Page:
The effect of feed spacer is also investigated experimentally. The pressure drop, product flow rate and concentration are measured for spacers of different heights, spacings and flow attack angles. The effect of operating conditions like feed pressure and total dissolved solids (TDS) on product flow rate and salt rejection is studied. The effect on product flow is more significant as it reduces approximately 30 % when feed TDS is doubled while the salt rejection only decreases 3 %. The CFD results are compared with experiments and a reasonable agreement is noticed between the two results. The comparison of shear stress pattern (from CFD) with the fouling pattern (from experiments) indicates that high shear stress region coincides with the low fouling area and vice versa. The effect of spacer on membrane fouling is determined by operating the experimental unit for longer periods. The measurement of permeate flux and salt passage showed declination of 45 % and 20 % respectively with the passage of time. The correlations are also developed for friction factor, Sherwood number and product flux to predict fouling rate. The uncertainty analyses for measurements shows that mass transfer coefficient, pressure drop and salt rejection are sufficiently accurate to compare different spacer geometries and to validate the numerical results.

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S. No. Chapter Title of the Chapters Page Size (KB)
1 0 CONTENTS

 

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2

1

INTRODUCTION

1.1 Membrane processes for water treatment

1.2 Concentration polarization and fouling in membrane systems
1.3 Models for predicting flux and concentration polarization in membranes
1.4 Configurations for membrane modules
1.5 Factors affecting the membrane modules and performance parameters
1.6 Modifying hydrodynamics in membrane modules to control concentration polarization and fouling
1.7 Outline of the thesis
1.8 Summary of contributions from this research

1
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3 2 LITERATURE REVIEW

2.1 Studies to predict concentration polarization and mass transfer in membrane processes

2.2 Simulation of spiral wound membrane modules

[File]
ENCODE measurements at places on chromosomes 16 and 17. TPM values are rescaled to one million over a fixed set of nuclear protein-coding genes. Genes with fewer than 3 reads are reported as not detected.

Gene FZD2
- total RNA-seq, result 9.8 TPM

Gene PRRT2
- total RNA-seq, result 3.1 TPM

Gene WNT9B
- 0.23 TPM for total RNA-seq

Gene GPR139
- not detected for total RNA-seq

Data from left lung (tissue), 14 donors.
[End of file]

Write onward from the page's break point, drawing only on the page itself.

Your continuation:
2.3 CFD modeling of flow and mass transfer in plane membrane channels
2.4 Effect of feed spacer on performance of spiral wound modules
2.5 Objectives of this research work

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4 3 MODELING HYDRODYNAMICS IN SPIRAL WOUND MODULES

3.1 Simulation of fluid flow in membrane feed channels

3.2 Spacer types and considered geometries

3.3 Modeling procedure
3.4 Flow simulations in diamond spacers
3.5 Flow simulations in parallel spacers
3.6 Comparison of unit-cell and four-cells approach
3.7 Flow instabilities and unsteady shear stress patterns in diamond spacers using unit-cell approach
3.8 Simulations using turbulence models
3.9 Comparison of spacer-filled flat and curved channel

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5 4 MASS TRANSFER SIMULATIONS IN SPACER-OBSTRUCTED CHANNELS

4.1 Concentration profiles in membrane modules

4.2 Spacer types and its geometric characteristics
4.3 Numerical details and approach for mass transfer modeling
4.4 Simulations in diamond spacers
4.5 Simulations in parallel spacers
4.6 Comparison of spacers in terms of mass transfer coefficients and pressure drops
4.7 Modeling fluid flow and mass transfer at high Reynolds number
4.8 Simulations using turbulence model

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6 5 EXPERIMENTAL INVESTIGATIONS AND VALIDATION OF CFD RESULTS

5.1 Description of experimental set-up

5.2 Geometric parameters of spacers
5.3 Effect of feed pressure and concentration on membrane performance
5.4 Effect of spacer geometry on pressure drops and mass transfer coefficients

5.5 Comparison of CFD simulations with experimental results
5.6 Comparison of numerical results with other experimental data
5.7 Effect of feed spacer on fouling of reverse osmosis membranes
5.8 Accuracy of experiments and uncertainty analysis

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7 6 CONCLUSIONS AND RECOMMENDATIONS

6.1 Conclusions

6.2 Recommendations for future work

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8 7 REFERENCES AND APPENDIX